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Rapid Testing for Creutzfeldt-Jakob Disease in Donors of Cornea

Gregori, Luisa PhD; Serer, Arthur R. MS; McDowell, Kristy L. PhD; Cervenak, Juraj MD; Asher, David M. MD

doi: 10.1097/TP.0000000000001636
Original Basic Science—General

Background Creutzfeldt-Jakob disease (CJD) has been accidentally transmitted by contaminated corneal transplants. Eye donors are not ordinarily tested for CJD, in part because an easy test is not available. We propose a relatively simple postmortem procedure to collect brain samples without performing full autopsy and show that a test currently marketed for veterinary diagnosis would offer an effective screening test.

Methods We selected 6 brains from confirmed cases of human sporadic CJD and sampled each in triplicate (18 specimens), 28 control brains of individuals with non-CJD neurodegenerative diseases and 10 normal brains. We also applied a procedure involving retro-orbital puncture after enucleation and biopsied the frontal lobes and optic nerves of a macaque experimentally infected with variant CJD. All samples were tested with the IDEXX HerdChek BSE-Scrapie Ag Kit to detect the abnormal prion protein, PrPTSE.

Results The test discriminated between control and CJD-infected brains. All 18 infected brain samples diluted to 0.1%, except one, showed signals above cutoff, and a number of samples were reactive at even higher dilutions. These results suggest the test could detect the low concentrations of PrPTSE probably present in brains of donors at early stages of CJD. Our collection procedure obtained sufficient macaque brain and optic nerve tissues to detect PrPTSE.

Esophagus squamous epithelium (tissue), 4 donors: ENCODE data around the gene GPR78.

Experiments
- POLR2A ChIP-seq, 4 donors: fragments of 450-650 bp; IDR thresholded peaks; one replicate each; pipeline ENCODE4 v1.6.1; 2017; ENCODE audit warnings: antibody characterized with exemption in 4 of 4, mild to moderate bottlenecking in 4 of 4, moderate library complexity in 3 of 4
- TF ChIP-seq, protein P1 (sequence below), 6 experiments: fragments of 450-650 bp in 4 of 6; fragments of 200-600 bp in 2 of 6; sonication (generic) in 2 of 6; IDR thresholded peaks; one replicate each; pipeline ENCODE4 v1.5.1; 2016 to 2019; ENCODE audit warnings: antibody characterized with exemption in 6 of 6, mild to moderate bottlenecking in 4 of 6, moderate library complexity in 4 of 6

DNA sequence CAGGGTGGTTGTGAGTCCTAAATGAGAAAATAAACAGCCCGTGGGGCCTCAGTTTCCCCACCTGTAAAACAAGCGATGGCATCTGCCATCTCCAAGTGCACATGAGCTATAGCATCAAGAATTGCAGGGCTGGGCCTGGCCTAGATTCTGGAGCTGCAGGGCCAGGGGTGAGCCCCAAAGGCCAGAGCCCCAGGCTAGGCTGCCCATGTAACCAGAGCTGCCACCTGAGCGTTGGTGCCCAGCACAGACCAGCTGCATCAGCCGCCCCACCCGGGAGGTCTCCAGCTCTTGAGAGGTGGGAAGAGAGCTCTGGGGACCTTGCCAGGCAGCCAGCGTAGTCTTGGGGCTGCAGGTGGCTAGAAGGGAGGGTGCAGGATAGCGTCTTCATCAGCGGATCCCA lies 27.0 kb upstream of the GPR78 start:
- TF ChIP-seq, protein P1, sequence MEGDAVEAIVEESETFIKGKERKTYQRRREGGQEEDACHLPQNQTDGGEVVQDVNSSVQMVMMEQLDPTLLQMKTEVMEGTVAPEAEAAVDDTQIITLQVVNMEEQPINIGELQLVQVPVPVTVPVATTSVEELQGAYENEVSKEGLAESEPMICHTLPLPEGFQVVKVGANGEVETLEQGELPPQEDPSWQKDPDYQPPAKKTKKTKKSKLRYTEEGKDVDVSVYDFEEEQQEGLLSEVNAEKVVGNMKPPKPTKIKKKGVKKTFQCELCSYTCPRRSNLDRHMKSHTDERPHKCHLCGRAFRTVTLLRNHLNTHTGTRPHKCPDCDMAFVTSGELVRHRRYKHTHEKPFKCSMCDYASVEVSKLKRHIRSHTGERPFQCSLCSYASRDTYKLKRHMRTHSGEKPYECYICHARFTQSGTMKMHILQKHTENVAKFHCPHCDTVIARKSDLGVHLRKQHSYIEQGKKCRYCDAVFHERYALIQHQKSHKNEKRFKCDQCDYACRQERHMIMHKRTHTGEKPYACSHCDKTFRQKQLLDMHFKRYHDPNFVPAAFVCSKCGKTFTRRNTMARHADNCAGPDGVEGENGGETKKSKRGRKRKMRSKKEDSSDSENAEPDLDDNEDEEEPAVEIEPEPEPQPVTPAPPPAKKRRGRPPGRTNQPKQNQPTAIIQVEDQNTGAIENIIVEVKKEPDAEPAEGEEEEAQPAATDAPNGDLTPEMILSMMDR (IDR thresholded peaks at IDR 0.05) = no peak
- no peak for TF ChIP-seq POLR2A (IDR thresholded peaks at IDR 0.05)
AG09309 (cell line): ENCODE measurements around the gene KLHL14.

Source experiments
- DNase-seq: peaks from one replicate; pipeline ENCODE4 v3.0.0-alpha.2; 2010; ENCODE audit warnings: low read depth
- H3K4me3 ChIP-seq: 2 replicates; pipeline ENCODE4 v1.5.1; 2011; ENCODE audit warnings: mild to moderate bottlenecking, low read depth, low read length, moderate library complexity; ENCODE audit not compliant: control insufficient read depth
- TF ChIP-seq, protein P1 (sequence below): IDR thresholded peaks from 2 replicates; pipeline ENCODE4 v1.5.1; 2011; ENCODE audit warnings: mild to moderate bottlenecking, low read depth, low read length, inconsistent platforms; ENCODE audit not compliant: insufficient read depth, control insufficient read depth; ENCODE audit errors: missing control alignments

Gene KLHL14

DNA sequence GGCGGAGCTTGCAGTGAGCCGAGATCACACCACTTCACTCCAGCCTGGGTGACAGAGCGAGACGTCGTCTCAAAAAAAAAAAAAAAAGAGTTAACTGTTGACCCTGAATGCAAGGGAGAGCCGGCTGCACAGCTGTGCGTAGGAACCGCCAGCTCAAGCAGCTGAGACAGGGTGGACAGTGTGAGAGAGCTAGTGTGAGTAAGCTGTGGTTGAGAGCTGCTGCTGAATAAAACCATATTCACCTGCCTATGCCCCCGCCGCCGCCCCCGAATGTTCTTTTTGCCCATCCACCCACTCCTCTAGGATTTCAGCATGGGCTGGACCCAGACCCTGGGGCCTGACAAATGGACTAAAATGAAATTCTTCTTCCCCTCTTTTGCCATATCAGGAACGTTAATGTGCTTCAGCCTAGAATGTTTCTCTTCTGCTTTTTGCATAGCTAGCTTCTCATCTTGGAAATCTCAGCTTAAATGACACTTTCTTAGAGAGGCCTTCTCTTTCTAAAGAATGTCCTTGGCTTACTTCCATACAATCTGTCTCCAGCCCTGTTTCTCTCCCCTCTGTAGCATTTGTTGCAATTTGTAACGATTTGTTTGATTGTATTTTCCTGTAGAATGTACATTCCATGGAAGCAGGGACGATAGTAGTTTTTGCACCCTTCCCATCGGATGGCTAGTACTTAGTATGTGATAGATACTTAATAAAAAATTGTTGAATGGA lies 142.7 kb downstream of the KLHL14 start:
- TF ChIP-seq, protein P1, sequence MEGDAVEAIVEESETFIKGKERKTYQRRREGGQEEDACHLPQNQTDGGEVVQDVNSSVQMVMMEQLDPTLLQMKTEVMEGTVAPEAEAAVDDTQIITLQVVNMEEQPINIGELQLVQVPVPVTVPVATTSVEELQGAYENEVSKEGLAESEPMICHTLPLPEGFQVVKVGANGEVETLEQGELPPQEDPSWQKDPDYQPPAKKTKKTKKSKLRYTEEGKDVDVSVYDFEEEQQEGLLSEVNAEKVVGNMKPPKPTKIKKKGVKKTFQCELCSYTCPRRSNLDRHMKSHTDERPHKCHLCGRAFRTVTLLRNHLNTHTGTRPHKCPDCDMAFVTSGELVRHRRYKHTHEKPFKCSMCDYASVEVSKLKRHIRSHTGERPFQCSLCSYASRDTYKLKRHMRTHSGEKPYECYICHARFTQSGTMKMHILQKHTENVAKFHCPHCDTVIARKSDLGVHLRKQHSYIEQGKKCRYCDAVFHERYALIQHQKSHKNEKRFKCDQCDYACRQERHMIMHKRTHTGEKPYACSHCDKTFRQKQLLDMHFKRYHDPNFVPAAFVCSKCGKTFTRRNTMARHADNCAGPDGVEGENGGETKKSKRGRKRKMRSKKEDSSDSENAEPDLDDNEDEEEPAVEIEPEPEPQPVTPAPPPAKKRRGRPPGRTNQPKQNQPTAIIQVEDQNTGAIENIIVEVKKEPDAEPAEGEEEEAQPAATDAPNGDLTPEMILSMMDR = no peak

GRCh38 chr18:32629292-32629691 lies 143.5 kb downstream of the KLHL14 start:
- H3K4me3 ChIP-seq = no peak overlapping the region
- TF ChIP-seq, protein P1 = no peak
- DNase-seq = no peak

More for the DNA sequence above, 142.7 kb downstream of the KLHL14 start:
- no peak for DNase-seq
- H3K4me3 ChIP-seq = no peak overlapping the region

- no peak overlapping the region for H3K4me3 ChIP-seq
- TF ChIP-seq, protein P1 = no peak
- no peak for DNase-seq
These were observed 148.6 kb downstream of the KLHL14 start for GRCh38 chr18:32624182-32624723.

Conclusions We showed that a commercial test combined with rapid sample collection might offer a practical solution to screen brains of cornea donors for evidence of CJD. Such a test might enhance safety of corneal transplants and some other tissue-derived products.

Eye donors are not ordinarily tested for Creutzfeldt-Jakob disease (CJD) because of difficulties of examination. The authors propose a simple postmortem collection of brain samples without performing full autopsy, which offers effective screening test for CJD. Supplemental digital content is available in the text.

1 Division of Emerging and Transfusion-Transmitted Diseases, Laboratory of Bacterial and Transmissible Spongiform Encephalopathy Agents, Center for Biologics Evaluation and Research, Office of Blood Research and Review, U.S. Food and Drug Administration, New Hampshire Avenue, Silver Spring, MD.

Received 20 October 2016. Revision received 9 December 2016.

Accepted 11 December 2016.

This work was funded by the U.S. Food and Drug Administration.

The authors declare no conflicts of interest.

L.G. designed the study, supervised the research, prepared and formatted figures and wrote the article. A.S. conducted the research, prepared figures and participated in the writing and reviewed the article. K.L.M. conducted early studies with IDEXX test that led to the work submitted; prepared figures and reviewed the article. J.C. conducted the macaque necropsy, removed tissues for testing and reviewed the article. D.M.A. designed the study, contributed to the writing, reviewed and edited the article.

Correspondence: Dr. Luisa Gregori, 10903 New Hampshire Avenue, FDA Building 52/72, Room 4336, Silver Spring, MD 20993. (

Supplemental digital content (SDC) is available for this article. Direct URL citations appear in the printed text, and links to the digital files are provided in the HTML text of this article on the journal’s Web site (

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